Feminism

Fascinating Womanhood: the male ego

male ego

I’ve picked up a lot of new followers since Wednesday (hello, all!), so I wanted to give you a heads up on today’s post. I’m currently in the middle of an extended book review on Fascinating Womanhood by Helen Andelin. The introduction to this series is here, and you can find a complete list of all the posts here. I put up a new post in the series every Monday. Also, because Helen’s book deals exclusively with traditional, essentialist, patriarchal gender roles, it makes it difficult for me to escape that sort of language. I work to affirm LGBTQ identities, but sometimes I fail in that when discussing her rhetoric.

I’m halfway tempted to have today’s post be nothing but a collection of choice quotes from this chapter, because they almost entirely speak for themselves. However, like most of what Helen’s says, it’s all grounded in (unfortunately) common stereotypes about gender, so they are worth discussing. The chapter is titled “Masculine Pride,” and I had a hard time identifying anything in it that I could agree with or tolerate. Beginning with this:

The most important thing to learn on this topic is that masculine pride is very sensitive. A man cannot stand to have his masculinity belittled, ridiculed, or treated with indifference. Such an attack on his manhood is one of the most painful experiences he can suffer.

As members of the human race, I’m sure most of us can attest to the unpleasantness of being belittled and ridiculed. I’m going to be honest and say that, in grad school, I had to deal with a woman who belittled me in front of our peers pretty consistently– and it was worse than just distasteful. It was infuriating at times, and there were days when I drove home from work literally screaming in frustration (yes, I’m that dramatic).

The most painful experience of my life? Completely unendurable? Uhm . . . no. Not even by a long shot.

Granted, I’m a woman, but I’d have to be a real “man-hater” to believe that all men were incapable of tolerating any sort of ridicule whatsoever. But that is, in fact, what Helen spends her entire chapter arguing– that all man are, in fact, this immature, and are incapable of growing beyond it. I understand that when your spouse ridicules you it’s a lot harder to swallow than when a colleague does it. We trust our partners with a vulnerable heart, and being attacked by him or her would be painful.

If that’s where Helen went with her ideas, she’d have no argument from me. However, to Helen, there is no difference between offering constructive criticism and ridicule. They’re the exact same thing– at least, if you’re criticizing or ridiculing something about his masculinity. She is completely silent on how your husband will supposedly respond if you start negatively talking about something that she doesn’t associate with his “masculine qualities” (“his muscular body, his manly skills,” etc.). By doing this, she completely erases any sort of possibility that men exist outside of Western gender stereotypes. It’s not just that she’s reinforcing stereotypes– by telling women to only recognize their husband’s masculinity, she is telling them that recognizing and appreciating non-masculine traits is either a) a waste of time or b) wrong.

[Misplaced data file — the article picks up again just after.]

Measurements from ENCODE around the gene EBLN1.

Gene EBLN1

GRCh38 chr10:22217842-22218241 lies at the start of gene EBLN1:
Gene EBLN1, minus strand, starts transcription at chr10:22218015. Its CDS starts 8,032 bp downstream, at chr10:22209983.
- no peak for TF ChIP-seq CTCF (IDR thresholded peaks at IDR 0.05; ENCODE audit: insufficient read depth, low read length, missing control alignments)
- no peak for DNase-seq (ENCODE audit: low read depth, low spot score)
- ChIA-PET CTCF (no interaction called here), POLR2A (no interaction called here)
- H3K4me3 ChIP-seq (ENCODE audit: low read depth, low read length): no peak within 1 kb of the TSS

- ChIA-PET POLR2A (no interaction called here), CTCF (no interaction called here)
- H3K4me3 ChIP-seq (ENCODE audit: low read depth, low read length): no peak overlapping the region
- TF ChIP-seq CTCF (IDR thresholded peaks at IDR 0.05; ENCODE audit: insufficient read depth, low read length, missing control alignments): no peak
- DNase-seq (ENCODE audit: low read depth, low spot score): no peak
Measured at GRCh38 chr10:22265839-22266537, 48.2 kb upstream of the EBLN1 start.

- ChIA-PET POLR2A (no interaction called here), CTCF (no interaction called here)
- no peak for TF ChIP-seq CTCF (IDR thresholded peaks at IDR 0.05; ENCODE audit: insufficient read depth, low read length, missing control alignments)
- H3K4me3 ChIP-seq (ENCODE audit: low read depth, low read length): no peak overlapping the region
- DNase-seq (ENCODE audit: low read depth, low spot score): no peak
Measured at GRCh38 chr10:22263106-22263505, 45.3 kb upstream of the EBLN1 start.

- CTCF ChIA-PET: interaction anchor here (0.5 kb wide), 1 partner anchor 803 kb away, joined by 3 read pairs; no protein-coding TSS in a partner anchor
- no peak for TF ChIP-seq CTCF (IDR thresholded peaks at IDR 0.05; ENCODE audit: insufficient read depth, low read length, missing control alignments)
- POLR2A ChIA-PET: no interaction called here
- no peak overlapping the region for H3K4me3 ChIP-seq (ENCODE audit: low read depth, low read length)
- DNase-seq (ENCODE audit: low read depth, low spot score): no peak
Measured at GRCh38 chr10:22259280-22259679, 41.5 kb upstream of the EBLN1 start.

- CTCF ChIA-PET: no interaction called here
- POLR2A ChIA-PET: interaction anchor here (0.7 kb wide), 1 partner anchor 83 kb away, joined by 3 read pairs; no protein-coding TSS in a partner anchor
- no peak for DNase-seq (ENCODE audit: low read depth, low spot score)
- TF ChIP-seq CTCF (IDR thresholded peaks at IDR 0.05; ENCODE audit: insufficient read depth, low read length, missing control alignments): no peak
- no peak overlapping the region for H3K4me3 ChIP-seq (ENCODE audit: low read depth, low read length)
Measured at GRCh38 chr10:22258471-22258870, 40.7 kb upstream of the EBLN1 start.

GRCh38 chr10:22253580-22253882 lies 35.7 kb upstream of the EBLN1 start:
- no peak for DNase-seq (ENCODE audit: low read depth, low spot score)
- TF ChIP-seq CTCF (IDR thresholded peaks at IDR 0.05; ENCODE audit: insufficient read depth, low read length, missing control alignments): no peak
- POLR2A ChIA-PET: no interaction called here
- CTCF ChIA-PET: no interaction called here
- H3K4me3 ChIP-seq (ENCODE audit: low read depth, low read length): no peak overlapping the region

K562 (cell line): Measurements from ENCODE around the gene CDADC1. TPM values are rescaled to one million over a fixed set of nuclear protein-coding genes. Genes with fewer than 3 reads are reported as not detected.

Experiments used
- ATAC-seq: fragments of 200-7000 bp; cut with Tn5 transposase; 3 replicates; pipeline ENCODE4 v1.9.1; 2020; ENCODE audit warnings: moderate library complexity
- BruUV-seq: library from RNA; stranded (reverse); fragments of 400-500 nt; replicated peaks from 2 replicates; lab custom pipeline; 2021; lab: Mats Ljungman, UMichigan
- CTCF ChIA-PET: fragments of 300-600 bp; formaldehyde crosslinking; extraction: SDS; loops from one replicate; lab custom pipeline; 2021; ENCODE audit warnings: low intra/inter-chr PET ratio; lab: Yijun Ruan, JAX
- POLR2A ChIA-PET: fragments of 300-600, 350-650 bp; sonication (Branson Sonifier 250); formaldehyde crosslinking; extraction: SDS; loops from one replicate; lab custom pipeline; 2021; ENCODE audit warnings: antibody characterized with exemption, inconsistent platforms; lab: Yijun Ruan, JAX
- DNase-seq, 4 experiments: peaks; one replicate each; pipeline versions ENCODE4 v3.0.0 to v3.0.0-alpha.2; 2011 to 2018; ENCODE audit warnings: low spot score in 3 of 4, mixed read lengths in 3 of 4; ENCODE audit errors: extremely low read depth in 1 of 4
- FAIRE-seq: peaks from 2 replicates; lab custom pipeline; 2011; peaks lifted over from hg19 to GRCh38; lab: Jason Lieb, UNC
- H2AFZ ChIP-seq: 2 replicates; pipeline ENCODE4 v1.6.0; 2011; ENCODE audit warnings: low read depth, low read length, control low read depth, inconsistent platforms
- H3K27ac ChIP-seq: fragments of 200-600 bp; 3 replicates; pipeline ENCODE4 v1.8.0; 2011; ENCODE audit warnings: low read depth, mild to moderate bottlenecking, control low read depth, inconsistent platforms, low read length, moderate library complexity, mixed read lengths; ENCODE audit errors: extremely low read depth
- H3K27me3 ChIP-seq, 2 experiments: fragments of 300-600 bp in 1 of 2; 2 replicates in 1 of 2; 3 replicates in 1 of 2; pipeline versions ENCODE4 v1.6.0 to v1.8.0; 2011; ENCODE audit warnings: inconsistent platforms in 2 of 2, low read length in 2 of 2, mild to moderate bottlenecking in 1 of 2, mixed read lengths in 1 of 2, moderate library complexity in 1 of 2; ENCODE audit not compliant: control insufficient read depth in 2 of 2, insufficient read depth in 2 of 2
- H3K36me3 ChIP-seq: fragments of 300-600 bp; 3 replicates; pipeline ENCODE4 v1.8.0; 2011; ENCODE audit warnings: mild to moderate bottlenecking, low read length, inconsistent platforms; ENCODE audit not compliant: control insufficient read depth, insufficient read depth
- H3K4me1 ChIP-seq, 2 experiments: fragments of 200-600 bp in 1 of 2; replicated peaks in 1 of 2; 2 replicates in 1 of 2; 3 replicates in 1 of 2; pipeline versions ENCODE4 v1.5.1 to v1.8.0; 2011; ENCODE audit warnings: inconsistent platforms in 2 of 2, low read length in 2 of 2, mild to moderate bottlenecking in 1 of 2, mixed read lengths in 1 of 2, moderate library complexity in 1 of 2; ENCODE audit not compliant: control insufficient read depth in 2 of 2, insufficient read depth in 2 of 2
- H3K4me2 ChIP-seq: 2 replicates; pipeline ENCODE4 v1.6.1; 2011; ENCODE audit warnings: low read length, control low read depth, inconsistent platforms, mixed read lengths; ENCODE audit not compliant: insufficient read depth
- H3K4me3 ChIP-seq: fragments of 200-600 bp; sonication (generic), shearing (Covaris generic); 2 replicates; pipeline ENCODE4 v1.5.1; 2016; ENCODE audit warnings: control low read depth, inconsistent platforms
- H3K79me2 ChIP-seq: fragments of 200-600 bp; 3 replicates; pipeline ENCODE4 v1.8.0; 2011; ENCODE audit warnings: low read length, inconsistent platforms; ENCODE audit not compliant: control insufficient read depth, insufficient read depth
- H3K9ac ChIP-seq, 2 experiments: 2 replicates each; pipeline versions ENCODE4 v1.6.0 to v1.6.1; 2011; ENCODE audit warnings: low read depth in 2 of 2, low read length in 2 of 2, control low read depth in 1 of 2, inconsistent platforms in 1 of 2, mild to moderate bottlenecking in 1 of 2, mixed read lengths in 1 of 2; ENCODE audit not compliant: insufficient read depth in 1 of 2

Two of the things I admire about my husband are his intuition and his empathy. I can’t imagine what he would be like without those traditionally “feminine” traits. But how would Helen react to me consistently affirming these “feminine” qualities and occasionally being amused at his obsession with Michigan football or aerospace engineering? Pretty sure she’d be horrified.

This is also the chapter where she starts her heavy-hitting “men must always excel women” idea.

Don’t belittle, show indifference, or excel him in anything which requires masculine ability. This applies not only to skills in his work, ,but to such things as carpentry, mechanics, fishing, hunting, masculine sports, math, or anything in which he has masculine pride . . . and if, through necessity, you must perform some masculine skill yourself, do not outshine him.

I’m currently writing on my husband’s laptop because my desktop PC died a couple weeks ago. When I got a blue screen, I handled it on my own. I started troubleshooting. I googled solutions. I figured out it wasn’t the video card or the power supply completely on my own– that it was a 7B error. I cracked open the case and started switching out DIM cards. Today I’m going to boot from disc and try to see if it’s the hard drive and if my data is salvageable (backups are your friends, ya’ll). I grew up with my dad– a computer engineer — showing me everything I need to know about computers. I built this PC on my own (which, seriously, not that hard. Nowadays everything is color coded).

But, oh noes! Computer engineering is a masculine field (yes, she says this later in the book)! Computers are for boys! I’ve emasculated my husband by handling my own problems!

As if. Handsome (my husband) is proud and impressed that “I got this.” Sometimes, I don’t. Sometimes, I don’t want to open the pickle jar. I could, but why not hand it off to him when he can easily pop it open and I would have to strain? Our marriage is about determining abilities and gifts– he loves spreadsheets and budgets, and I adore the Food Network. He handles the financial side of things, I handle a lot of the daily logistics. He’s big picture, I’m detail-oriented, and we do what works for us. Sometimes that means some of our responsibilities fall inside “traditional” roles, and sometimes it doesn’t. We also don’t care.

The next few pages are loaded, but it’s pretty much more of the same– although it does expressly forbid working women from “excelling him at work; doing a better job, advancing to a higher position, or bringing home more pay.” In a country where women are the primary breadwinner in 40% of all households, that particular order is insanely outdated.

Then she moves into a section labeled “Common Mistakes Women Make,” and describes a few situations. The first one is a scenario where the husband wants to make a large  investment where the odds are “10 to 1 that he could be fleeced” (her emphasis). The only way we’re allowed to express concern about this? “It sounds like a good idea . . . but for some reason I just don’t feel right about it.” Offering a logical analysis? Discussing his reasoning with him? Not possible. We’re also not allowed to utter the words “Let’s be practical” or “sensible.” Anything we do that could put a damper on his enthusiasm is the same exact thing as belittling him. No, really:

Remember, if your diminish masculine enthusiasm, you damage masculine pride.